In the celebrated words of Kris Kristofferson, "Freedom's just another word for nothing left to lose." By that eloquent standard, few people are as free as the Catholic bishops of the United States, who come together this week in Baltimore for their annual meeting.
In the aftermath of the recent revelations of clergy sex abuse by the attorney general of Pennsylvania and in anticipation of similar disclosures by attorneys general across the country, the bishops find themselves liberated to speak the truth about the moral catastrophe that has overtaken them. A catastrophe, it must be noted, that is largely of their own making.
What they won’t do, however, is anything substantive about it. On Monday, as the meeting began, the Vatican directed the bishops to delay voting on key accountability measures. And, at the same time, the Vatican’s ambassador to the United States made the point that reformation was up to the church, not outside investigators.
This is hardly shocking to anyone who’s followed the scandal. Indeed, it’s questionable whether the bishops really would have seized the opportunity to acknowledge the obvious even if their meeting hadn’t been reined in.
Long before the clergy sex abuse scandal erupted in Boston in 2002 — a sordid stew of rampant pedophilia and hierarchical cover up — the American bishops were well practiced at circling the wagons and marshaling their resources to protect the reputation of the church. As far back as 1985, when the first stories broke about priestly sex abuse in Lafayette, La., the priority of the bishops was the protection of the institution instead of responding to the victims, having the predators prosecuted or addressing the systemic problems in the church that fostered the culture of secrecy, clerical privilege and sexual deviance.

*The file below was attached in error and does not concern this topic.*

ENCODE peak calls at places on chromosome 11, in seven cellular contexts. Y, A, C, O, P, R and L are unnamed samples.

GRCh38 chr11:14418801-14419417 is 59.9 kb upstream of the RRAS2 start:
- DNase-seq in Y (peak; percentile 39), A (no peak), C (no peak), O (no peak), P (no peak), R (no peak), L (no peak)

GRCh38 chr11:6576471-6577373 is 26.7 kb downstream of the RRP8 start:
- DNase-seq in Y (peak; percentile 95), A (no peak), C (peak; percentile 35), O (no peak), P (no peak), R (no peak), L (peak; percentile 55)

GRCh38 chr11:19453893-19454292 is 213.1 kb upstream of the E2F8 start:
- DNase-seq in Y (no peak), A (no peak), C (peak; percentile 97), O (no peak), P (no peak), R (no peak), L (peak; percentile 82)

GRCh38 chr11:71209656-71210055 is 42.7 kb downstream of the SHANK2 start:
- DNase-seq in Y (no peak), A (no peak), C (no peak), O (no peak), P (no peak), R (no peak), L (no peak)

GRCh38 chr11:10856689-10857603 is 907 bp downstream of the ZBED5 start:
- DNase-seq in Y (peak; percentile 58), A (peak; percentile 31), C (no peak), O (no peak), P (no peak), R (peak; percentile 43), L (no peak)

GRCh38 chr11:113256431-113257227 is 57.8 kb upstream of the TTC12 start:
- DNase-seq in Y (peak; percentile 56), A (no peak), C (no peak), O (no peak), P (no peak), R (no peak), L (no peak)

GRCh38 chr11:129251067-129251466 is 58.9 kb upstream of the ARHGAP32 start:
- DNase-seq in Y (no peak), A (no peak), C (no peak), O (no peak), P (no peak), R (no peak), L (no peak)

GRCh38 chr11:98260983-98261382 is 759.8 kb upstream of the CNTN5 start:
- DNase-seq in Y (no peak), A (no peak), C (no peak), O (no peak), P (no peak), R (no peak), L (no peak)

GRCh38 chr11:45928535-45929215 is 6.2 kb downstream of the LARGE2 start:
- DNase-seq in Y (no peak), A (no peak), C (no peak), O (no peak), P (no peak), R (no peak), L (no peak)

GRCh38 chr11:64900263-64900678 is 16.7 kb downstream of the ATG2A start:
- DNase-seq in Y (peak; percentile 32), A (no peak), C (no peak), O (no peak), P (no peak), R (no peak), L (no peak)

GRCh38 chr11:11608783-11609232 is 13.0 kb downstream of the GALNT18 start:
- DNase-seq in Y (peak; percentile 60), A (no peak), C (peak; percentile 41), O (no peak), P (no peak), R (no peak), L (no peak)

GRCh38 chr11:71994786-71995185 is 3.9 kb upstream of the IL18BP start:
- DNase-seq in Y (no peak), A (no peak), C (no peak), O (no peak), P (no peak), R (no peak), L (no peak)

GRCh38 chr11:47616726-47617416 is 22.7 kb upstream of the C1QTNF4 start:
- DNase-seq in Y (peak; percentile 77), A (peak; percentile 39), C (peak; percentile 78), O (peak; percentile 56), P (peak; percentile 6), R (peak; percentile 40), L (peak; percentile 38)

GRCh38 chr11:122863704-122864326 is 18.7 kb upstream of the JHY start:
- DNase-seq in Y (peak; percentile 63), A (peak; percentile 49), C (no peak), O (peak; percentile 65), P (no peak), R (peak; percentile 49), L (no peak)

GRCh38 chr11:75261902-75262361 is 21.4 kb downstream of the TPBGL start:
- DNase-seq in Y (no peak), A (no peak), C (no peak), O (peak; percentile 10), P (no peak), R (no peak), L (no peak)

The admirable press coverage of the Lafayette scandal by the independent Catholic newsweekly, The National Catholic Reporter, was a clarion call that went unheeded by the Catholic hierarchy. Thirty-three years have passed since the initial eruption in Louisiana. A feature film about the Boston scandals of 2002, “Spotlight,” won Best Picture at the 2016 Academy Awards. The former Cardinal Archbishop of Washington, D.C., Theodore McCarrick, has been exposed as a pedophile who also preyed on Catholic seminarians and young priests. And from the Vatican downward through the chain of command, the best we can hope for is the establishment of another committee to look into the matter.
If the American bishops have anything left to lose in terms of credibility, moral authority or integrity, I would love to know what it is.
When I resigned from the active priesthood to marry in 1988, celibacy was only one of the reasons that factored into my decision. The steadfast refusal of church leadership to come to grips with the mounting crisis of clerical sexual abuse was by that point becoming ever more apparent. Additionally, the steadfast refusal of the Vatican to admit women to the priesthood or to consider the ordination of married men continued to put enormous pressure on ordinary parish priests who were doing everything possible to keep up with the pastoral demands being placed upon them. I knew that firsthand from my days as a priest pastor in inner city Cleveland.
Fifteen years after my departure from the active priesthood I was summoned back to priestly service by my large, extended Irish Catholic family in Philadelphia. By that time, I was a married man, the father of two young children and an employee of the Montgomery County Government working in Rockville. At first, my cousins wanted me to officiate at their weddings. Then came the request to conduct funerals for my uncles and aunts. Requests for other pastoral services continued to multiply. My situation is hardly unique.
Along with my fellow married priests in Maryland and in company with a growing community of Roman Catholic Women Priests, I find myself — in my mid-60s and a retired public servant — ever busier these days as the institutional Catholic Church works ever harder to drive people away. The deeply rooted yearning among many Catholics for worship and sacrament and community has never diminished; if anything, those powerful spiritual needs have intensified through this rolling crisis of clerical sex abuse that seems to have no end.
Whether or not we have reached an inflection point in the history of the Catholic Church remains to be seen. What is unmistakable, however, is the deepening sense of disillusionment and betrayal that has overtaken vast numbers of ordinary Catholics.
Stephen J. Stahley is a married Catholic priest who lives with his family in Maryland; his email is firstname.lastname@example.org.